• Identity-driven.  User and resource identity, not simply an IP address, determines the networking experience and level of access rights. Quality of service, route selection, applying risk-driven security controls — all are driven by the identity associated with every network connection. This approach reduces operational overhead by letting companies develop one set of networking and security policies for users regardless of device or location.
  • Cloud-native Architecture. The SASE architecture leverages key cloud capabilities including elasticity, adaptability, self-healing, and self-maintenance to provide a platform that amortizes costs across customers for maximum efficiencies, easily adapts to emerging business requirements, and be available anywhere.
  • Supports All Edges. SASE creates one network for all company resources — datacenters, branch offices, cloud resources, and mobile users. For example, SD-WAN appliances support physical edges while mobile clients and clientless browser access connect users on the go.
  • Globally Distributed. To ensure the full networking and security capabilities are available everywhere and deliver the best possible experience to all edges, the SASE cloud must be globally distributed. As such, Gartner notes, they must expand their footprint to deliver a low-latency service to enterprise edges.

SASE is not your Telco-managed Network Service

The SASE Cloud service runs a single-pass, traffic processing engine that processes traffic from any “edge” — sites, the cloud, and mobile users. It efficiently applies all network optimizations, security inspection, and policy enforcement with rich context before forwarding traffic onto its destination.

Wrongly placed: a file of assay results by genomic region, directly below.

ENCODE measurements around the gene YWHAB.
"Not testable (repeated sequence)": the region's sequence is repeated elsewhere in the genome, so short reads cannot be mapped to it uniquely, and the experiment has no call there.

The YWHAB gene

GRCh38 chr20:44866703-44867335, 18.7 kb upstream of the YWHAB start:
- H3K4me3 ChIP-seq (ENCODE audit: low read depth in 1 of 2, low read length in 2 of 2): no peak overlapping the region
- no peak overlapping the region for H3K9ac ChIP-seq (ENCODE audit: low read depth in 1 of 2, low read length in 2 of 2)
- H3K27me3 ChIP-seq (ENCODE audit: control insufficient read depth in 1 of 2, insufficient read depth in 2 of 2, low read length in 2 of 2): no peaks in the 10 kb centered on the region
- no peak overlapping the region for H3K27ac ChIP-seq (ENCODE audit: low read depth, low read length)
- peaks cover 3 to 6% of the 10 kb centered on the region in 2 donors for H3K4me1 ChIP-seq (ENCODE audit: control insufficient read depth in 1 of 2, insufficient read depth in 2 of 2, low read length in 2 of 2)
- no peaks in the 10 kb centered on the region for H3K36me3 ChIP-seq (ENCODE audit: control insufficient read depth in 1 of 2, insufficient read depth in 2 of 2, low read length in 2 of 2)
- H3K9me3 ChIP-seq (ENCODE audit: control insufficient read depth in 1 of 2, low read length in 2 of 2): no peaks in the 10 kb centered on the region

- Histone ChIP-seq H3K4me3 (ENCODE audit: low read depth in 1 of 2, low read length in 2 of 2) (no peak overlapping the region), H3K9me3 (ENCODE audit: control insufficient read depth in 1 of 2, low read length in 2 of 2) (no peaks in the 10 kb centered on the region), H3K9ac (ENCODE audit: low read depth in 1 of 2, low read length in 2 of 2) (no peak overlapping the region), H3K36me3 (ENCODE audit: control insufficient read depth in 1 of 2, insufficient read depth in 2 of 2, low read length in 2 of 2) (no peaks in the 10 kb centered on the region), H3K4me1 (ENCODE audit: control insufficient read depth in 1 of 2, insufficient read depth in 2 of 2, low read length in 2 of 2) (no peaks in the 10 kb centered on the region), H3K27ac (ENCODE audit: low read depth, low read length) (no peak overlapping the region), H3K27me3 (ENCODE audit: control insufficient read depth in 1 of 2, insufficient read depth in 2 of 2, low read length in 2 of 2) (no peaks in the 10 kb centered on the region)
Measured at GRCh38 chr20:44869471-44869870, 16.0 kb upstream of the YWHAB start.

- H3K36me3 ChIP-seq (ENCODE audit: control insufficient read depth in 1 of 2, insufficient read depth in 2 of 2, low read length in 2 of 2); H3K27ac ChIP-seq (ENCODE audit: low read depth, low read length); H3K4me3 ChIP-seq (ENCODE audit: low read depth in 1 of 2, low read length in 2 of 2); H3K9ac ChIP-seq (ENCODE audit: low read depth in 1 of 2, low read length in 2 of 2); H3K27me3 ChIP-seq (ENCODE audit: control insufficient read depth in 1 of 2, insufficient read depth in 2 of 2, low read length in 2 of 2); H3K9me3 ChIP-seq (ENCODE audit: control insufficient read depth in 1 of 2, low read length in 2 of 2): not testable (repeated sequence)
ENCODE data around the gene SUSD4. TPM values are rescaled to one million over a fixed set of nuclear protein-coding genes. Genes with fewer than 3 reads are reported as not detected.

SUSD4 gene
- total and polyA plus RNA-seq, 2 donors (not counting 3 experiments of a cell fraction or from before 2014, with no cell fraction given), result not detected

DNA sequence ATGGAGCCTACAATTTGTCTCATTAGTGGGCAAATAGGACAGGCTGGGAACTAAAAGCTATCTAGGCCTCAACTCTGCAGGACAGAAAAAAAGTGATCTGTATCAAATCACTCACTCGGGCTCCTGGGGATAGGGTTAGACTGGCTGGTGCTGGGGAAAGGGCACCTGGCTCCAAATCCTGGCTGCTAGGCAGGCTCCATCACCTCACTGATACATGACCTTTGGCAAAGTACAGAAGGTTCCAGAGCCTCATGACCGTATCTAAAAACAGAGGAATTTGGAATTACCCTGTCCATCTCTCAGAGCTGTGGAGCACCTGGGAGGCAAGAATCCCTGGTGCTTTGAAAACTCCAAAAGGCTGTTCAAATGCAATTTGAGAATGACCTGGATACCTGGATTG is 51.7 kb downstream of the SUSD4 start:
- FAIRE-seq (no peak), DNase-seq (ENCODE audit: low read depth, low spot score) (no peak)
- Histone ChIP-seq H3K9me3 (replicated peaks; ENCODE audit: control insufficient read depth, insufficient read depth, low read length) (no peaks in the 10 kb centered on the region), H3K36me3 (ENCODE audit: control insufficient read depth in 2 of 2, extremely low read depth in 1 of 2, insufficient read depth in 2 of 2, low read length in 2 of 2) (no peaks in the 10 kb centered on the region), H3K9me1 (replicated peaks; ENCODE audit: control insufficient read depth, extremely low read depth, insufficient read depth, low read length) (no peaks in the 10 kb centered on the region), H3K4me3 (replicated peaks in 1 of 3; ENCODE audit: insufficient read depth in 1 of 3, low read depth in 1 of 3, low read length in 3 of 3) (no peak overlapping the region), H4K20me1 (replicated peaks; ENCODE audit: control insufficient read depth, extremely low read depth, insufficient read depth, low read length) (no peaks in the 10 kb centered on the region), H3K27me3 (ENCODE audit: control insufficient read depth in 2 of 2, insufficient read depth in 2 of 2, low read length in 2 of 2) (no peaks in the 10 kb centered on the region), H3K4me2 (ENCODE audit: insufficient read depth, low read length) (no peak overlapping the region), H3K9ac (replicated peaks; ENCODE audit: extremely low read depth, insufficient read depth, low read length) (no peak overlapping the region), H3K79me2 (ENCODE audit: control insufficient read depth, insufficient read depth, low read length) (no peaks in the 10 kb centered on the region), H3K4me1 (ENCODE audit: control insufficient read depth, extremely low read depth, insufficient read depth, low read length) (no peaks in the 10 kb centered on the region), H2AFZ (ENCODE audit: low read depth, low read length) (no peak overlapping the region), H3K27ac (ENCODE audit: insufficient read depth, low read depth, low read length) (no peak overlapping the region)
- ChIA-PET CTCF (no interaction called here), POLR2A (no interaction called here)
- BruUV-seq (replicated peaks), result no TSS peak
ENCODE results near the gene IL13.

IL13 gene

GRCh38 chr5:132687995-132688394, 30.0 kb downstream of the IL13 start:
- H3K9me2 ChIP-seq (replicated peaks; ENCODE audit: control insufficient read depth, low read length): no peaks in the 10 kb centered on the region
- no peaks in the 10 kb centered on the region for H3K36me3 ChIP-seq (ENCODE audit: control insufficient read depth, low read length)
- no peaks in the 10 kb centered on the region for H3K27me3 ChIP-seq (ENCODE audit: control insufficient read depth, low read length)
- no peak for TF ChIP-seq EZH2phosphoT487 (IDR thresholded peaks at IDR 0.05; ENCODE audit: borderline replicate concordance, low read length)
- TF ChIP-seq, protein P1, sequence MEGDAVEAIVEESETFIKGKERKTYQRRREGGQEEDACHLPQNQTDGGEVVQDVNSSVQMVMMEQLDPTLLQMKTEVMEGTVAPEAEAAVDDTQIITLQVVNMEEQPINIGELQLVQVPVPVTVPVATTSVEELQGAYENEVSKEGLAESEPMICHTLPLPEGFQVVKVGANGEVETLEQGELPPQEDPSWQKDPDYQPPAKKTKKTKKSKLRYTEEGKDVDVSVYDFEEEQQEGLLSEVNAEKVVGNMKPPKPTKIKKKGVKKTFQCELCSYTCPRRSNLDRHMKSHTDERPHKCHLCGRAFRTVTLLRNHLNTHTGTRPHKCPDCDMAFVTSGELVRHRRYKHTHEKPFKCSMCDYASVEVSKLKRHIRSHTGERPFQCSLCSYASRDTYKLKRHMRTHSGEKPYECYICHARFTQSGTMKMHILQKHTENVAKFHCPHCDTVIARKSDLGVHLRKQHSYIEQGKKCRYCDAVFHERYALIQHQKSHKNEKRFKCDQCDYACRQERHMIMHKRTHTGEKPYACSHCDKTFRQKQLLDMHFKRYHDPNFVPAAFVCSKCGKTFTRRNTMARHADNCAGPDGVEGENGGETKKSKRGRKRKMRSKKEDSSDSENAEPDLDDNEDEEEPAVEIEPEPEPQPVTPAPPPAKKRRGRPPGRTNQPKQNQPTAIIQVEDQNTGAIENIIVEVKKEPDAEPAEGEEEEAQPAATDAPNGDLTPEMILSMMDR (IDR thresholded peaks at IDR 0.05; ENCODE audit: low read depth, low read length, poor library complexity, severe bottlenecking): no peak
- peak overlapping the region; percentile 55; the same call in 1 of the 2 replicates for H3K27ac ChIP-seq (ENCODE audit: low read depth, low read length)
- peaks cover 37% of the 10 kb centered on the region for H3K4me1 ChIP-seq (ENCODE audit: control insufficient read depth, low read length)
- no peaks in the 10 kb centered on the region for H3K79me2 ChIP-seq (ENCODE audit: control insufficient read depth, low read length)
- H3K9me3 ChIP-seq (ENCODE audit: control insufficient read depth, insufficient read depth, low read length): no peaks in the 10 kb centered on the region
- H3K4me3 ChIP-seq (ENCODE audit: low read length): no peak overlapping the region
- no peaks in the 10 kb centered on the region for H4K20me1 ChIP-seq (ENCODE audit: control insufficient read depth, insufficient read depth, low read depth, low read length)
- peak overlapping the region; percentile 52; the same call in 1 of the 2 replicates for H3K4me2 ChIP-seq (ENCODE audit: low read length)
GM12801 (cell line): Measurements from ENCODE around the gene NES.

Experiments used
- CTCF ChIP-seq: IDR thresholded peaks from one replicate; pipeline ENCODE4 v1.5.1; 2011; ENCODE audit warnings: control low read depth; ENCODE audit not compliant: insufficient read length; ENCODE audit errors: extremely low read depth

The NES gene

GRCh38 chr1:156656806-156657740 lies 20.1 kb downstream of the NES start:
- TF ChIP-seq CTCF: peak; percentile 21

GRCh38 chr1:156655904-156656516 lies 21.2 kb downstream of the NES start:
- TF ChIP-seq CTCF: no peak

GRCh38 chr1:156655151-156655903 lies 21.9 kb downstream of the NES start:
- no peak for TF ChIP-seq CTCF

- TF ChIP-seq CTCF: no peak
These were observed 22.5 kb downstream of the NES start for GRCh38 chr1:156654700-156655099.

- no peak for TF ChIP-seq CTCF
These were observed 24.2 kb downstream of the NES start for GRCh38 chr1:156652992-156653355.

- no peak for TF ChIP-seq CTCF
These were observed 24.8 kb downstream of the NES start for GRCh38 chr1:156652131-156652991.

In this, SASE is a fundamentally different approach to the way telco services integrated bundles of point solutions. While this approach masks the complexity of the underlying network, enterprises still see their spend increase to pay for both the products and the people to manage them.

By contrast, with a single-pass, cloud-based, architecture, SASE Cloud not only appears to be leaner, it is leaner. All functions are converged together. It processes traffic faster with more context than stringing together multiple point products. SASE is built with the scalability, self-service, and agility of the cloud. Your telco isn’t.

The same is true for network providers that run virtual machines in the cloud or, for that matter, service chain solutions. In both cases, the specific VNFs (Virtual Network Functions), VMs, and services need to be sized, scaled and managed separately. As for security providers integrating various security capabilities in the cloud, they still lack the key SASE elements of controlling network flows and natively supporting the WAN edge.

Ultimately, SASE offers convergence as the key defining attribute. Failing to deliver networking and security capabilities, maintaining them as discrete appliances, or relying on service chaining isn’t convergence but loosely coupled linking of point solutions.

Cato the World’s First SASE Platform